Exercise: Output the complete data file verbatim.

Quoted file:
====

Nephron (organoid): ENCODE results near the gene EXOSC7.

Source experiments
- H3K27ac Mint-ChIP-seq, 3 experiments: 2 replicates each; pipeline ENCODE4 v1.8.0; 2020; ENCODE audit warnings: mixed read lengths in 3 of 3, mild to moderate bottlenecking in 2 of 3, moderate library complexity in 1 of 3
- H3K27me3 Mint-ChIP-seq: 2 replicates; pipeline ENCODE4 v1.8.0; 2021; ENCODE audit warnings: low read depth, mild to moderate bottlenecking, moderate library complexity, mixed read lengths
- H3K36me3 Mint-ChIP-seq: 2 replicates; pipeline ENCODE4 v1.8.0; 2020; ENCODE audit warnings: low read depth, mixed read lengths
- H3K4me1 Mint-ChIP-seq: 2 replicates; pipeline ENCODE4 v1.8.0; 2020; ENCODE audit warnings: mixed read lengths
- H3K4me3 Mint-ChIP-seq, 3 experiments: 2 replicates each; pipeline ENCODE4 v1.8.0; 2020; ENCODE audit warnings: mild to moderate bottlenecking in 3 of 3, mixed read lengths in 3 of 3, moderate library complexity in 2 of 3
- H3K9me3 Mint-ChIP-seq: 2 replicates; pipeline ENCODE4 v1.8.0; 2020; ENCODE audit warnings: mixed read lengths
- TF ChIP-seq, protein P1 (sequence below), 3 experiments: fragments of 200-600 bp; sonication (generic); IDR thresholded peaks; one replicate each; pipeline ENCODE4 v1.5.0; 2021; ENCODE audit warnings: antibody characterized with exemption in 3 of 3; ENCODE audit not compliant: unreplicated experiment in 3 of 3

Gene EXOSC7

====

Nephron (organoid): ENCODE results near the gene EXOSC7.

Source experiments
- H3K27ac Mint-ChIP-seq, 3 experiments: 2 replicates each; pipeline ENCODE4 v1.8.0; 2020; ENCODE audit warnings: mixed read lengths in 3 of 3, mild to moderate bottlenecking in 2 of 3, moderate library complexity in 1 of 3
- H3K27me3 Mint-ChIP-seq: 2 replicates; pipeline ENCODE4 v1.8.0; 2021; ENCODE audit warnings: low read depth, mild to moderate bottlenecking, moderate library complexity, mixed read lengths
- H3K36me3 Mint-ChIP-seq: 2 replicates; pipeline ENCODE4 v1.8.0; 2020; ENCODE audit warnings: low read depth, mixed read lengths
- H3K4me1 Mint-ChIP-seq: 2 replicates; pipeline ENCODE4 v1.8.0; 2020; ENCODE audit warnings: mixed read lengths
- H3K4me3 Mint-ChIP-seq, 3 experiments: 2 replicates each; pipeline ENCODE4 v1.8.0; 2020; ENCODE audit warnings: mild to moderate bottlenecking in 3 of 3, mixed read lengths in 3 of 3, moderate library complexity in 2 of 3
- H3K9me3 Mint-ChIP-seq: 2 replicates; pipeline ENCODE4 v1.8.0; 2020; ENCODE audit warnings: mixed read lengths
- TF ChIP-seq, protein P1 (sequence below), 3 experiments: fragments of 200-600 bp; sonication (generic); IDR thresholded peaks; one replicate each; pipeline ENCODE4 v1.5.0; 2021; ENCODE audit warnings: antibody characterized with exemption in 3 of 3; ENCODE audit not compliant: unreplicated experiment in 3 of 3

Gene EXOSC7